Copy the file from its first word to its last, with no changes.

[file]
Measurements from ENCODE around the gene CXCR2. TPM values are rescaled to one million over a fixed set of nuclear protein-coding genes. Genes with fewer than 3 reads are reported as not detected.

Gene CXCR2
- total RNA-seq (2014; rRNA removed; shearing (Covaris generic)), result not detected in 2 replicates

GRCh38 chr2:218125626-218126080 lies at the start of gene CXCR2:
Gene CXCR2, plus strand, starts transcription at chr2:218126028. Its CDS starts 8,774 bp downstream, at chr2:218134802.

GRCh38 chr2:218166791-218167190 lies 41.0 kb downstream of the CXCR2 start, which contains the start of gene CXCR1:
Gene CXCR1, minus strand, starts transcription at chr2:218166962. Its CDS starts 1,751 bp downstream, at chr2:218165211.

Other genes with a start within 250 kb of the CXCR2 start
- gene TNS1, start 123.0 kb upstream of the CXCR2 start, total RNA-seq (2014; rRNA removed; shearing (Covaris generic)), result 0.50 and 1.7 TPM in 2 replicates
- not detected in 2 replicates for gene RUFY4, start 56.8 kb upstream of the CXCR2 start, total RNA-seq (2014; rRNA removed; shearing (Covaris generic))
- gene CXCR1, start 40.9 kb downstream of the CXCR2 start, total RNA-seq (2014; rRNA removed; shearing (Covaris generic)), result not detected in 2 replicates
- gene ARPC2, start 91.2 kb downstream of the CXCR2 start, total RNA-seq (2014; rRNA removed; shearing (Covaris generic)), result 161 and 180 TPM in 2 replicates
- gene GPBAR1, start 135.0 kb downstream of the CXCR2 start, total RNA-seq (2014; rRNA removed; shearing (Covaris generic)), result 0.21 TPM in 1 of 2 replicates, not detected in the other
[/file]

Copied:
Measurements from ENCODE around the gene CXCR2. TPM values are rescaled to one million over a fixed set of nuclear protein-coding genes. Genes with fewer than 3 reads are reported as not detected.

Gene CXCR2
- total RNA-seq (2014; rRNA removed; shearing (Covaris generic)), result not detected in 2 replicates

GRCh38 chr2:218125626-218126080 lies at the start of gene CXCR2:
Gene CXCR2, plus strand, starts transcription at chr2:218126028. Its CDS starts 8,774 bp downstream, at chr2:218134802.

GRCh38 chr2:218166791-218167190 lies 41.0 kb downstream of the CXCR2 start, which contains the start of gene CXCR1:
Gene CXCR1, minus strand, starts transcription at chr2:218166962. Its CDS starts 1,751 bp downstream, at chr2:218165211.

Other genes with a start within 250 kb of the CXCR2 start
- gene TNS1, start 123.0 kb upstream of the CXCR2 start, total RNA-seq (2014; rRNA removed; shearing (Covaris generic)), result 0.50 and 1.7 TPM in 2 replicates
- not detected in 2 replicates for gene RUFY4, start 56.8 kb upstream of the CXCR2 start, total RNA-seq (2014; rRNA removed; shearing (Covaris generic))
- gene CXCR1, start 40.9 kb downstream of the CXCR2 start, total RNA-seq (2014; rRNA removed; shearing (Covaris generic)), result not detected in 2 replicates
- gene ARPC2, start 91.2 kb downstream of the CXCR2 start, total RNA-seq (2014; rRNA removed; shearing (Covaris generic)), result 161 and 180 TPM in 2 replicates
- gene GPBAR1, start 135.0 kb downstream of the CXCR2 start, total RNA-seq (2014; rRNA removed; shearing (Covaris generic)), result 0.21 TPM in 1 of 2 replicates, not detected in the other